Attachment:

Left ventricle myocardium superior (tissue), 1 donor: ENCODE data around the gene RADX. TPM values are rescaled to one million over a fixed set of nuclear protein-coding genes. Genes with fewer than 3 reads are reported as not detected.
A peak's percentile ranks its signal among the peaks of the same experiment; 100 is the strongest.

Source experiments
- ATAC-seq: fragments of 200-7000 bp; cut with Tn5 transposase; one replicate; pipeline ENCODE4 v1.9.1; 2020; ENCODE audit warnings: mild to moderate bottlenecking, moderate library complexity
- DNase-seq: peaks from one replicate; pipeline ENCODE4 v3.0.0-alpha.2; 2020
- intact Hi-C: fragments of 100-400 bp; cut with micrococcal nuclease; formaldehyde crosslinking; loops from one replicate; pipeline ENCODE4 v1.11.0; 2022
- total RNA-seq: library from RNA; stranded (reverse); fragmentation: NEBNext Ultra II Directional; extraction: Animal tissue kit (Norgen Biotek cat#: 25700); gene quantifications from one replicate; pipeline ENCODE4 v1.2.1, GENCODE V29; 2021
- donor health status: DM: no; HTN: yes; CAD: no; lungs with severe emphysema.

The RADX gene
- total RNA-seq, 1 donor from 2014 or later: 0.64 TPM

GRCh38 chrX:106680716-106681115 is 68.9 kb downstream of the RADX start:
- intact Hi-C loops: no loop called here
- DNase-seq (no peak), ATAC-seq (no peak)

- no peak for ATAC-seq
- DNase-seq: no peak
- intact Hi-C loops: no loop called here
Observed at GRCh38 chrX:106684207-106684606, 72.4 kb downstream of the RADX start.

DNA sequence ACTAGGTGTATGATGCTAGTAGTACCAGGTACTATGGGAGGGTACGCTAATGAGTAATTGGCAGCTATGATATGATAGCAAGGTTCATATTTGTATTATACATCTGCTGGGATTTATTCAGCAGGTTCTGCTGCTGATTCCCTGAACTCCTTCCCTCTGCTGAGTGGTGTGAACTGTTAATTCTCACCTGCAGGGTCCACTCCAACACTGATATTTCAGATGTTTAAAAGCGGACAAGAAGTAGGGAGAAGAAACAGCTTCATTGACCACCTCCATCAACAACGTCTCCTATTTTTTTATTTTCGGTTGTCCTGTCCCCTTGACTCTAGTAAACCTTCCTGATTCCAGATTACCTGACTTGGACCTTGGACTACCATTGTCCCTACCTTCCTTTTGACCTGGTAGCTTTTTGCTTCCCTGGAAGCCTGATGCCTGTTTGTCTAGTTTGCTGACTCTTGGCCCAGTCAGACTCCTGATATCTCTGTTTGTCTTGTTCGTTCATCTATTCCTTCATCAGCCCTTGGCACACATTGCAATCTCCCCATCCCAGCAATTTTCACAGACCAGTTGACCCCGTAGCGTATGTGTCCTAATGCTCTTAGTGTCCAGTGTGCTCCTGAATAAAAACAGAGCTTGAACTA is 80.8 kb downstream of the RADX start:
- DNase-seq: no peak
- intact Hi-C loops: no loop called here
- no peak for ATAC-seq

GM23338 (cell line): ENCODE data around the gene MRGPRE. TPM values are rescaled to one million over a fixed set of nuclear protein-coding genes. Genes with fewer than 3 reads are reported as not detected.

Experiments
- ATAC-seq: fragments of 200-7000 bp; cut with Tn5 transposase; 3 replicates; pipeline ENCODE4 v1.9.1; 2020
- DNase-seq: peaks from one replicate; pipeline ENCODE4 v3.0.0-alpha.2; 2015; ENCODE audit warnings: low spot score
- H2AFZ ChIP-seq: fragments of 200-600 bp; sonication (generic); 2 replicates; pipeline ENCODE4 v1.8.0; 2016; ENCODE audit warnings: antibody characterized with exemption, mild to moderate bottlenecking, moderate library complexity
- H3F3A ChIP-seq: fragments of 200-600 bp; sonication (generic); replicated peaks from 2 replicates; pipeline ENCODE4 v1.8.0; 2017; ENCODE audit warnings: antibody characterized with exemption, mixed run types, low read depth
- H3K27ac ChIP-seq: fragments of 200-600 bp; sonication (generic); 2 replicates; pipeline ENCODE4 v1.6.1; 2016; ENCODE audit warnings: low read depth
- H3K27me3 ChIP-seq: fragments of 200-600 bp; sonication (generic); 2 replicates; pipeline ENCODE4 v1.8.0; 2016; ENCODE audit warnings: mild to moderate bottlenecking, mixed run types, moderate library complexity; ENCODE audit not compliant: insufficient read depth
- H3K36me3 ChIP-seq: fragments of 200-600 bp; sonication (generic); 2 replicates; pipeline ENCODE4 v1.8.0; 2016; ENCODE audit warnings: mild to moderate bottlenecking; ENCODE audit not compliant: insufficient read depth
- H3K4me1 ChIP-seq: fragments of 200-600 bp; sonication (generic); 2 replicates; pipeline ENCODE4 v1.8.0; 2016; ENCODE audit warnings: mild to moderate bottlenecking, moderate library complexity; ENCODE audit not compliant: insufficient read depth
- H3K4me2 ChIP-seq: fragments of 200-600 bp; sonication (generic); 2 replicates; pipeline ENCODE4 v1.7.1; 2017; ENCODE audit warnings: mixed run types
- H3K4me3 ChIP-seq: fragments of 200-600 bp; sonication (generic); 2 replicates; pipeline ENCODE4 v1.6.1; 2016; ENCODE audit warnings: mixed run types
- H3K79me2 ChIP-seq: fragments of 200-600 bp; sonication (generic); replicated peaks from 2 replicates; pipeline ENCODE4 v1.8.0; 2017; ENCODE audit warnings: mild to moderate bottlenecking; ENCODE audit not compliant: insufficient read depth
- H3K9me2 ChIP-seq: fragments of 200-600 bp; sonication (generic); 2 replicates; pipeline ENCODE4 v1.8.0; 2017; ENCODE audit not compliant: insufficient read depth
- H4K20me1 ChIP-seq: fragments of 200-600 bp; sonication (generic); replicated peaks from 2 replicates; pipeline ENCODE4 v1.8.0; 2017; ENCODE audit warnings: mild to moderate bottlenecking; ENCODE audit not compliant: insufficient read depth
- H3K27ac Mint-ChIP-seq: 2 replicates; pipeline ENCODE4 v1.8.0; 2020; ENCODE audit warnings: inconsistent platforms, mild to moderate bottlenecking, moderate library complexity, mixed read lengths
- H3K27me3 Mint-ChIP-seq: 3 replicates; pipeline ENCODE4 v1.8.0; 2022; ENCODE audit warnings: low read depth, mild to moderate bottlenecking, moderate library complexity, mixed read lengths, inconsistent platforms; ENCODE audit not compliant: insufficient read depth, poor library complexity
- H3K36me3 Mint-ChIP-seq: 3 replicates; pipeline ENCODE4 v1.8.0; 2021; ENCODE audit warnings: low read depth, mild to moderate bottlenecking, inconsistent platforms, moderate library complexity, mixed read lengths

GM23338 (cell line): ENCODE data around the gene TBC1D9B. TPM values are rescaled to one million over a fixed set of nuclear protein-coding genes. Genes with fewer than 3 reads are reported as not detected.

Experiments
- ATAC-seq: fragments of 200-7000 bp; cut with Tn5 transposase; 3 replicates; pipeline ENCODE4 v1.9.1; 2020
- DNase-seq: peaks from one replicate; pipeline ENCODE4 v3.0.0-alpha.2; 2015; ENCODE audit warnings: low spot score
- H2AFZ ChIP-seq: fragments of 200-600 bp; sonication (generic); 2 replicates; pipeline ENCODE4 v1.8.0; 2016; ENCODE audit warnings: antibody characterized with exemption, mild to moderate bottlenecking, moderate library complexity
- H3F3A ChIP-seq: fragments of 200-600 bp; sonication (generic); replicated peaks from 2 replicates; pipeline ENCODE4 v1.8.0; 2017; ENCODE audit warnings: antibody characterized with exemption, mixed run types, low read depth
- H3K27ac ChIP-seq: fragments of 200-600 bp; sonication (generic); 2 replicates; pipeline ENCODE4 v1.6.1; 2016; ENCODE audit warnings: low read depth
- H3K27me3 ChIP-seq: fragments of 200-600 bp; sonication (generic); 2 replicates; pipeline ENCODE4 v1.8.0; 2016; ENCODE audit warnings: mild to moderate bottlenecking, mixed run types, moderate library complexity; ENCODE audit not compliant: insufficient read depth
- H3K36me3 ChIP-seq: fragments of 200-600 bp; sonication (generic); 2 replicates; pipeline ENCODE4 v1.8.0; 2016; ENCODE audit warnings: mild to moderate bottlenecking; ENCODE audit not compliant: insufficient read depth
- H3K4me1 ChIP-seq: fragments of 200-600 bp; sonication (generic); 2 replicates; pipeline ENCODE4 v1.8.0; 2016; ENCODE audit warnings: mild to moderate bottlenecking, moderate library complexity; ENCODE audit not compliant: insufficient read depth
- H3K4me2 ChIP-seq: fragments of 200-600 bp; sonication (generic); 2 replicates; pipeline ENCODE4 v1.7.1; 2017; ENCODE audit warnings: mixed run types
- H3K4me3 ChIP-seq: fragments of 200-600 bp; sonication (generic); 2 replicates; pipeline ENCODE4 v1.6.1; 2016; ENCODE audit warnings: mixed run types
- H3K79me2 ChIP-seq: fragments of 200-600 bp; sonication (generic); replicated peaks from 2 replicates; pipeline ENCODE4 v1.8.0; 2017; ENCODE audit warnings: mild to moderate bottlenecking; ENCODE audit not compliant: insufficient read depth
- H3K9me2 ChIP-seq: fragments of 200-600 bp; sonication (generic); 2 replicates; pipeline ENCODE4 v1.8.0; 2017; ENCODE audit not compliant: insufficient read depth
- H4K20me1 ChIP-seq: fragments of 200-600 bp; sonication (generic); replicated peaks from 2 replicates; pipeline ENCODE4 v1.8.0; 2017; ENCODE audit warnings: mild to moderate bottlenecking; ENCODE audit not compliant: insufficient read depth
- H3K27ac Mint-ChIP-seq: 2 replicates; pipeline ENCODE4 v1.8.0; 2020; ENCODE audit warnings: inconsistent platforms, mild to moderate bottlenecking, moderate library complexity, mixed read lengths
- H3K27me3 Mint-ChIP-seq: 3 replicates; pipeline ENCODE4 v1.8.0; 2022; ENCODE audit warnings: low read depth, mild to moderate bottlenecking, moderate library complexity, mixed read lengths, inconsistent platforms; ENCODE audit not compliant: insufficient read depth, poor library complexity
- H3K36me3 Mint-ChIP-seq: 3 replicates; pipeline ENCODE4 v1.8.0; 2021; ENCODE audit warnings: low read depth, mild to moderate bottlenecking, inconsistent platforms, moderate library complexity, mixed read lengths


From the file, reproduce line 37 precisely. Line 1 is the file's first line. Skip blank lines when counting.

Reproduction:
- H3K27ac Mint-ChIP-seq: 2 replicates; pipeline ENCODE4 v1.8.0; 2020; ENCODE audit warnings: inconsistent platforms, mild to moderate bottlenecking, moderate library complexity, mixed read lengths